As I mentioned in my last post, for the undergarments, I selected a 3 oz. weight white Irish linen. I purchased 10 yards off of EBay for $9/yd. It’s a 60” wide fabric and should be enough to complete the shift (under dress), the hoop petticote and my undershirt/undershorts. For the pocket panniers (pocket hoops), I selected a pretty pink floral lightweight linen. The undergarments should also be pretty after all!
Now, if you have bothered to read the about me section of this site, then you probably were already surprised to learn that I am fascinated by fashion and clothing. Long ago, in my idealic phase, I wanted nothing more than to drop everything, grab a bag and move to NYC or Paris to study design and work in a fashion house. I tend to think I was in the wrong place at the right time. Too young to have the balls to actually make the move! Hah! After I graduated from high school, I followed my family to southern Oregon and got a small apartment in Grants Pass. While not a metropolitan splendor, I made the most of my exisitence and found a local celebrity in the home sewing industry (Margaret Islander / Islander Sewing Systems). Margaret was really an amazing lady. So patient, but very skilled and willing to teach me so many tricks about tailoring, industrial sewing techniques. Imagine, an 18-year old guy showing up to a sewing class with a group of spry, sophisticated women! They were so welcoming and a bunch of characters. Really, it was the perfect setting for me to learn how to construct clothing. Later, my close friend, Joyce would attend classes with me and we had a blast learning to design clothes together! More on life later.
In making a decision about patterns, I chose to purchase my patterns from Reconstructing History. Mostly, because they had a great deal on the complete package of patterns for 18th century French clothing (both man and woman). After sharing pattern selection with Joyce, I got a message form her:
So with that bit of info, I set out to trace off the patterns for the pocket panniers. I always trace the patterns and work from the traced off patterns. Then I have intact patterns that I can lend or give away. Sure, it takes a bit more time, in the end, you won’t remember that and will be happy that you did it this way.
I should point out that indeed patterns from Reconstructing History are not for beginners. However, if you had made other period pieces, you’re likely already used to the cryptic instructions that can come along with those types of patterns and honestly, I’ve been pretty happy with the instructions I’ve ready so far in each pattern. If you’re a newbie to sewing, be cautious and make use of YouTube!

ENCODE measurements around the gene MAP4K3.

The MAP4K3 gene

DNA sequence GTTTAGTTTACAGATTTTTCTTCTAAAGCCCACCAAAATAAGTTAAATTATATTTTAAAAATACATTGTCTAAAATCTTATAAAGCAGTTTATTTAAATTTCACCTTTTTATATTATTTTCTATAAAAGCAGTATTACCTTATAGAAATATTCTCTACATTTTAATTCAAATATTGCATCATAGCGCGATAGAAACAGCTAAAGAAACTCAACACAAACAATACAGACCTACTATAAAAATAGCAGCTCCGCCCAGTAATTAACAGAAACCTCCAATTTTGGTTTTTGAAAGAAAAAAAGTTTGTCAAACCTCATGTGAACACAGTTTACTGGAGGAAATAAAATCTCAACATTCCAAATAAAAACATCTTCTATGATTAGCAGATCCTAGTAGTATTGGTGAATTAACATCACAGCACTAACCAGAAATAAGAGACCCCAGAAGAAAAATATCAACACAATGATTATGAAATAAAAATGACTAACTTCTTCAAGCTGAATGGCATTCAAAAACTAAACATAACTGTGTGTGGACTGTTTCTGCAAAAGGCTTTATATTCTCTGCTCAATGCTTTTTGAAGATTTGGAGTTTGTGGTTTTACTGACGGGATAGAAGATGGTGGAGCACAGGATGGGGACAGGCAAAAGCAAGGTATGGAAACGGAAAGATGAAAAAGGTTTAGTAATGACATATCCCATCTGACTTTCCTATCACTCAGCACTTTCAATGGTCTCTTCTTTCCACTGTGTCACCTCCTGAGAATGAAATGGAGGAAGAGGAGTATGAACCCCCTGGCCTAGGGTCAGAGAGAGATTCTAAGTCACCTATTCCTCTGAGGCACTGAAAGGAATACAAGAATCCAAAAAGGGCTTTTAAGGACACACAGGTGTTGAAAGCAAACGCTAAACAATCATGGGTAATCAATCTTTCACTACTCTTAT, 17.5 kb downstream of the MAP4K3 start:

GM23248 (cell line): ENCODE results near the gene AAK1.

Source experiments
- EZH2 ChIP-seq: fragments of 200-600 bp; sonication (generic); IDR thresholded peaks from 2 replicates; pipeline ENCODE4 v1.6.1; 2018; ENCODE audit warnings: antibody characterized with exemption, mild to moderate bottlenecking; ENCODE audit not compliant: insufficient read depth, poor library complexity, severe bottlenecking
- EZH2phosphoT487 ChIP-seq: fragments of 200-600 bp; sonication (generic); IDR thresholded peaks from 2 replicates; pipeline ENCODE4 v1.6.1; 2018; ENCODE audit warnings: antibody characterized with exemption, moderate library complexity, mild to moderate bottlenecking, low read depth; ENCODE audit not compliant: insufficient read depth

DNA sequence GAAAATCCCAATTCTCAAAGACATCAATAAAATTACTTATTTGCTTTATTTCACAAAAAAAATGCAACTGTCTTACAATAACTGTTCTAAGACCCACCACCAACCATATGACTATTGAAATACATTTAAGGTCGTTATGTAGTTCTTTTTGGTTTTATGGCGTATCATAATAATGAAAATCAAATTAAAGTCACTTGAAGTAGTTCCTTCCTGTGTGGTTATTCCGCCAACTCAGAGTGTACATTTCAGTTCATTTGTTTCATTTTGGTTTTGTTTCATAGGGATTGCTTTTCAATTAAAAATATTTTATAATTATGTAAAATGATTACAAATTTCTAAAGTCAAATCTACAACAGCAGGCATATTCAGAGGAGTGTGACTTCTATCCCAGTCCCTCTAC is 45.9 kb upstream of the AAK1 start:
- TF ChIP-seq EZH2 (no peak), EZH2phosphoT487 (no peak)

According to the instructions, seam allowances are set to 3/8” unless otherwise noted. I prefer to work in allowances that my head can more easily understand, so I copied patterns adding 1/8” in to 3/8” seam for a total of 1/2” seam.
Armed with my knowledge, that I would have to do a full blown mock up, which I normally wouldn’t do, when Sarah picked me up from my trip to Canada, where I selected the silk taffeta for her robe de la Française, we stopped into IKEA and picked up some muslin. Perhaps it’s a little known secret that IKEA sells fabric. Their muslin is $1.99/yd, a great deal. It’s off white, but who cares?
After pinning and cutting out the pieces from the muslin, I set out to putting the undergarment together. Here’s where I diverged from period construction. Instead of sewing bias trim to cover edges, I made life simpler by using an overlock machine to protect all edges. Remember, this is my practice piece, so I will make adjustments as necessary.
My two sons had fun helping me finish the edges of the fabric. They eventually got bored with the serger and that allowed me to power through the construction. Here I am working on side one of the panniers.
For boning, I’ve chosen 1/2” wide Rigilene MaxPro. I’m not sure how good this will be for the hoops, but I figured I could double up if needed. It is flexible, so moving through doorways should be easy! Plus, I want the dress and undergarments to be as lightweight as possible for the trip from west coast to Paris!
Here is the completed first side of the pocket pannier. These are going to be really cool. Not only do they have a function to perform, but they are also storage containers. Cell phone, wallet, money, make-up. Fun!
All in all, I would say this is a good starter for this project. Here it is finished!
1. Still concerned about strength of boning, but I will address after I finish the mock up dress in its entirety.
2. The waste band for the pocket pannier needs to be wider. This was a 2” cut of frabric. In the final version, I will scale up to 3” to make it just slightly wider and more comfortable.
U;til next time!